by Anthony O'Connor

Year:  2024

Director:  Joe Blackburn, Tyson Green

Rated:  M

Release:  Out Now

Distributor: Bungie

Running time: 15-20 hours, endgame content, PvP

Worth: $17.00
FilmInk rates movies out of $20 — the score indicates the amount we believe a ticket to the movie to be worth

… an absolutely superb ending, epic and emotional and exciting and conclusive.

Way back in 2014, game developer Bungie (creators of Halo) unleashed their brand-new IP on the world. Its name was Destiny. Featuring some of the best, most responsive shooting in video game history, Destiny was also saddled with a half-baked, unfinished story, threadbare content at launch and little to no endgame. The critical response was lukewarm at best and Bungie’s assertion that this was a robust multiplayer shooter with a plan for ten years of content seemed downright laughable. Well, we’ve now hit the ten-year mark, with Destiny 2’s latest expansion, The Final Shape, being one of their best yet.

So, who’s laughing now?

Destiny 2: The Final Shape is the conclusion of the so-called “Light and Darkness saga” that has played out across two base games and a dozen expansions. Obviously, going into every nuance would be impractical and deeply tedious, but the basic gist is, The Traveller – a massive sentient golf ball – has helped various races fight against The Darkness, and the malevolent being who would wield it, The Witness. You, a player generated Guardian, have been tasked to join the fight and help save the universe. Usually, by waiting for your robot Ghost to hack a computer while fighting off three waves of enemies.

Destiny’s storytelling has been patchy over the years, with ecstatic highs like The Witch Queen and confounding lows like Lightfall. Happily, The Final Shape is one of the good ones, featuring an emotional story combined with a challenging, surprisingly intricate campaign best played on Legendary difficulty and featuring some of the series’ best cutscenes. Story aside, the addition of the new Prismatic power class gives Guardians the opportunity to mix and match their abilities to great effect, offering a bunch of unique builds. Plus, there’s the usual loot pool upgrades and quality of life improvements that are always welcome.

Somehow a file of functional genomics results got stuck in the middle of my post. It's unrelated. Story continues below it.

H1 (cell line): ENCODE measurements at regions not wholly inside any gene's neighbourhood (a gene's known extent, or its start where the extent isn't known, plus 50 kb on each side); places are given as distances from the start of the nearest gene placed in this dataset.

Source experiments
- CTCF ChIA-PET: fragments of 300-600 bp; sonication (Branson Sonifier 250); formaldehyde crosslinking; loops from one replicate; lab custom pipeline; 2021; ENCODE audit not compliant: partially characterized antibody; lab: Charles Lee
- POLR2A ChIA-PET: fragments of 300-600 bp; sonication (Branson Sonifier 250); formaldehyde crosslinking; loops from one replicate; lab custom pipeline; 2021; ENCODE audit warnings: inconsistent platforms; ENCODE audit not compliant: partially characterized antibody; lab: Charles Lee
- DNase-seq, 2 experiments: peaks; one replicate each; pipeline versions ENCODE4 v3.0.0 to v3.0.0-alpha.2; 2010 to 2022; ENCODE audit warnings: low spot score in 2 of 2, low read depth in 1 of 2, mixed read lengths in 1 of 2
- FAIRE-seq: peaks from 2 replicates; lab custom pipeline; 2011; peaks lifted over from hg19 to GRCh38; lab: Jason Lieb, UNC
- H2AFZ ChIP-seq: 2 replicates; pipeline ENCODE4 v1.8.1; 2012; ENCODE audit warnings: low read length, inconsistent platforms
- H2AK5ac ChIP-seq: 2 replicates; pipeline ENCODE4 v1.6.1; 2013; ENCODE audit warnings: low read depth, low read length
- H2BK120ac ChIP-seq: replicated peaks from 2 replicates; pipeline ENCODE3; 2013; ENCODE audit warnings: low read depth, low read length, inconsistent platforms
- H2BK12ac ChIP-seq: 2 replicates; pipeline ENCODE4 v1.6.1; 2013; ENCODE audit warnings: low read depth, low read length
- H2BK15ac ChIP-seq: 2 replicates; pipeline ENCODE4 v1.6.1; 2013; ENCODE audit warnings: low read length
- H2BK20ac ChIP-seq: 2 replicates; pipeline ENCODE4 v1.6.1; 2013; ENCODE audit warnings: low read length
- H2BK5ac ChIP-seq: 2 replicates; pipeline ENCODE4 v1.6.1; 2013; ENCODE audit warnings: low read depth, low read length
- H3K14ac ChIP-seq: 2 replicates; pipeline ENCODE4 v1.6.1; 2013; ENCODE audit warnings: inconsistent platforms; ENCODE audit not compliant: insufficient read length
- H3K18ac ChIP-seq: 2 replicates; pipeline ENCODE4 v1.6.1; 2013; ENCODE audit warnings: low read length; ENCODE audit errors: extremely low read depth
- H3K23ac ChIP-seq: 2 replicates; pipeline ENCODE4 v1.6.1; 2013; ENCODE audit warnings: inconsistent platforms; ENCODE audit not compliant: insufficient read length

Honestly, the main problem with The Final Shape is that once it’s over, and the long-running narrative more or less concluded, it just leaves the Destiny experience feeling a little… done. Oh sure, Bungie are offering additional content called Echoes that features three acts launching every six weeks or so, but it all just feels like the same underwhelming seasonal gear that we’ve been getting sick of for some time now.

Good stories end. That’s what makes them so precious in the first place. And despite years of ups and downs, Destiny 2: The Final Shape is an absolutely superb ending, epic and emotional and exciting and conclusive. It’s amazing that they managed to craft such a satisfying wrap-up for this long-running yarn and a credit to everyone involved, particularly the writers, voice actors and art department, who have managed to make such an old engine look and sound so consistently good. That said, once the credits roll, it feels like it might be time for this Destiny tragic to put the ol’ controller down and move onto something else.

Then again, very few people thought Destiny would last the full decade, and here we are. Maybe Bungie has it in them to keep this crazy train going, but even if they fail, it’s been a hell of a ride.